It would be incomplete to write about living a simpler life, without also addressing some important health matters.
I strongly believe that preventive maintenance is the best solution to living a healthy, natural life. Waiting for something to go wrong before starting to take care of your self is unwise and in some cases may be too late. Nature gave us lots of options for maintaining good health if we just apply them. Folic acid is among them.
What’s special about folic acid, and why is it so important to consume? The New York Times called folic acid (also known as vitamin B9), among the most “luscious micro-nutrients” found in food. Numerous studies support findings that lack of folic acid in diet can lead to depression and other mental disorders.
Your body needs folic acid to perform many essential functions. Like creating red blood cells, DNA repair and preventing many different diseases such as Alzheimer’s disease, anemia and cancers. Foods with folic acid are highly recommended for women during pregnancy for healthy fetal development. Fortunately, folic acid is plentiful in many different foods.
You may or may not like some of the foods listed below. Over time, refined sugary foods and preservatives in our diet, overwhelm the palette to a point where healthy foods don’t seem to taste right. But it’s important to experiment and learn to enjoy them once again.
Actually, there are so many of these foods, that it’s hard not to eat at least some of them. There are easily over 100 different foods high in folic acid. Most of these foods fall into one of the following categories.
Dark Leafy Vegetables
It’s no surprise that most bountiful foods on earth are also extremely nutrient rich. These vegetables are loaded with vitamins and antioxidants. Usually, the darker the leaves, the higher the concentration of folic acid. Light cooking is recommended to break down the vegetable to releace more nutrients.
A partial list of the more famous green vegetables: Spinach, Collard Greens, Turnip Greens, Mustard Greens, Asparagus, Broccoli and Beats. It’s important, not to overcook them since folic acid is water soluble and sensitive to the heat.
Beans and Legumes
Beans and legumes contain high amounts of essential vitamins, as well as calcium, potassium, protein and of course folic acid. One cup of beans can give you an average of 180 micrograms of folic acid which is almost half of the daily value.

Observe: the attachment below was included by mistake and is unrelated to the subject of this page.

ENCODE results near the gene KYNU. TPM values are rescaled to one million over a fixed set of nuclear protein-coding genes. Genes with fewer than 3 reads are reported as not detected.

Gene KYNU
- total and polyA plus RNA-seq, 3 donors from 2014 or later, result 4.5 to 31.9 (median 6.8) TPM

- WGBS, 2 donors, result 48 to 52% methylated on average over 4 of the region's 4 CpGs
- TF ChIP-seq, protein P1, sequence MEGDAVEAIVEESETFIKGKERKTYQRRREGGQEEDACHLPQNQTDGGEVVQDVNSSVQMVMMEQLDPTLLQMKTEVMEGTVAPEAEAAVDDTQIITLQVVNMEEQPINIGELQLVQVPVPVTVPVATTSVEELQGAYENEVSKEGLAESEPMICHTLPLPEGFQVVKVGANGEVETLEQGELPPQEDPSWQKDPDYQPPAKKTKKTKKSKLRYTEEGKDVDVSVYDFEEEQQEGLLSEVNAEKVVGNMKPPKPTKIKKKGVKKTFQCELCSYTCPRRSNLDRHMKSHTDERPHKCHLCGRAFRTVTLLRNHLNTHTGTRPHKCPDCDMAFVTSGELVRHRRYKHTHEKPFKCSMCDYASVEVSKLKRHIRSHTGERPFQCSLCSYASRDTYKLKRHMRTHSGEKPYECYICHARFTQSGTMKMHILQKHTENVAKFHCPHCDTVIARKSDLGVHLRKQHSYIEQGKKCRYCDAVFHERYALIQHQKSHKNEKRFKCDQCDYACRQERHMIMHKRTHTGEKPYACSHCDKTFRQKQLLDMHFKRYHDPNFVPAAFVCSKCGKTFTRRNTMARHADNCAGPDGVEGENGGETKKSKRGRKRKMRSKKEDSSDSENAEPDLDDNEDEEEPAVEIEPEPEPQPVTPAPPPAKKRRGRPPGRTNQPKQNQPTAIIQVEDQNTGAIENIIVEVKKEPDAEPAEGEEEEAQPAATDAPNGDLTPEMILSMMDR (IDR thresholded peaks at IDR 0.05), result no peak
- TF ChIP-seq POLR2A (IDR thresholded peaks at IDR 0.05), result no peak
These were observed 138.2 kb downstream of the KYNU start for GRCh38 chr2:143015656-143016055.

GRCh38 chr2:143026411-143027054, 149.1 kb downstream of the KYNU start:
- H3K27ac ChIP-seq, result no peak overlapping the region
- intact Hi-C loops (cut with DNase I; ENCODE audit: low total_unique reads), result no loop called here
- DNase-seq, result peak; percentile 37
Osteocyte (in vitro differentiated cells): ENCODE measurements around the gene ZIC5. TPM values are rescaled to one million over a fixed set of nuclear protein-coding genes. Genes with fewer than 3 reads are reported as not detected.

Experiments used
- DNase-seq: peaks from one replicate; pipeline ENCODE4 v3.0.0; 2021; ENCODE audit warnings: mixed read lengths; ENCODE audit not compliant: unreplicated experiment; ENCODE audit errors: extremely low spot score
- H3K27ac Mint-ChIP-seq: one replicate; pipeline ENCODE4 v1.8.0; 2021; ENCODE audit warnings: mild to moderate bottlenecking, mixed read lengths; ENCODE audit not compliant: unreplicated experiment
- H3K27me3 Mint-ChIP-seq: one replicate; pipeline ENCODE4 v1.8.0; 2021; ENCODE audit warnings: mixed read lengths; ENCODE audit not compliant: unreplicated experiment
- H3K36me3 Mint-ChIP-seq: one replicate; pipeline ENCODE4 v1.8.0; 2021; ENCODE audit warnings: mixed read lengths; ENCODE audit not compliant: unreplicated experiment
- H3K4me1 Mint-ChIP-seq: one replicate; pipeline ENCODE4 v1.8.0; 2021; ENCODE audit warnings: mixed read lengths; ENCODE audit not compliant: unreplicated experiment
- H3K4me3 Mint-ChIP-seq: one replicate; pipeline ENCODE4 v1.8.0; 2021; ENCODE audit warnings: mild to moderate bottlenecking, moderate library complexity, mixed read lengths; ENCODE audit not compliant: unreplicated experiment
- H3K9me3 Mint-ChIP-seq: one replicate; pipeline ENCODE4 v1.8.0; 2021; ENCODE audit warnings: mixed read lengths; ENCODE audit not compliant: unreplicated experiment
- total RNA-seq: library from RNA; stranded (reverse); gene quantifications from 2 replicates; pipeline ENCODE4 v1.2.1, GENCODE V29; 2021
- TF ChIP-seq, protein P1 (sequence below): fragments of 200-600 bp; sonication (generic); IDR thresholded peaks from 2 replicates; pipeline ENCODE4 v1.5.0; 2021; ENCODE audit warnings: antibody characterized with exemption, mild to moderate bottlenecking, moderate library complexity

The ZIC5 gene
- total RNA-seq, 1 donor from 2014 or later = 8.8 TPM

Steaming or boiling the beans is the preferred cooking method to maintain the nutrition. A short list of beans: Lentils, Pinto Beans, Garbanzo Beans, Black Beans, Navy Beans, Kidney Beans, Lima Beans, Greens Beans and Peas.
Seeds and Nuts
Sunflower, Flax, Pumpkin, Sesame, etc. are all great sources of folic acid as well as nuts such as Peanuts, Almonds and Walnuts. Seeds and nuts can be eaten raw, lightly roasted, sprinkled over other foods or just by themselves.
Lots of fruit contains folic acid, with citrus fruit containing the highest amounts with Oranges on the top of the list. Natural citrus juices may contain even more folic acid. Other fruit with folic acid are: Papaya, Grapefruit, Strawberries and Raspberries.
Liver (yes, liver is a food high in folic acid)
Although not a food group on its own, for those of you who eat meat, liver is extremely high in nutrients, especially in folate (natural form of folic acid). Just as little as 100 grams of beef liver, gives you up to 70% of daily value of folate.
Even though there are folic acid supplements, getting it from living food is preferable in order to maintain a good health. Humans have consumed these foods for millennium before we ever knew they were good for us. How convenient!
Live well. Vlad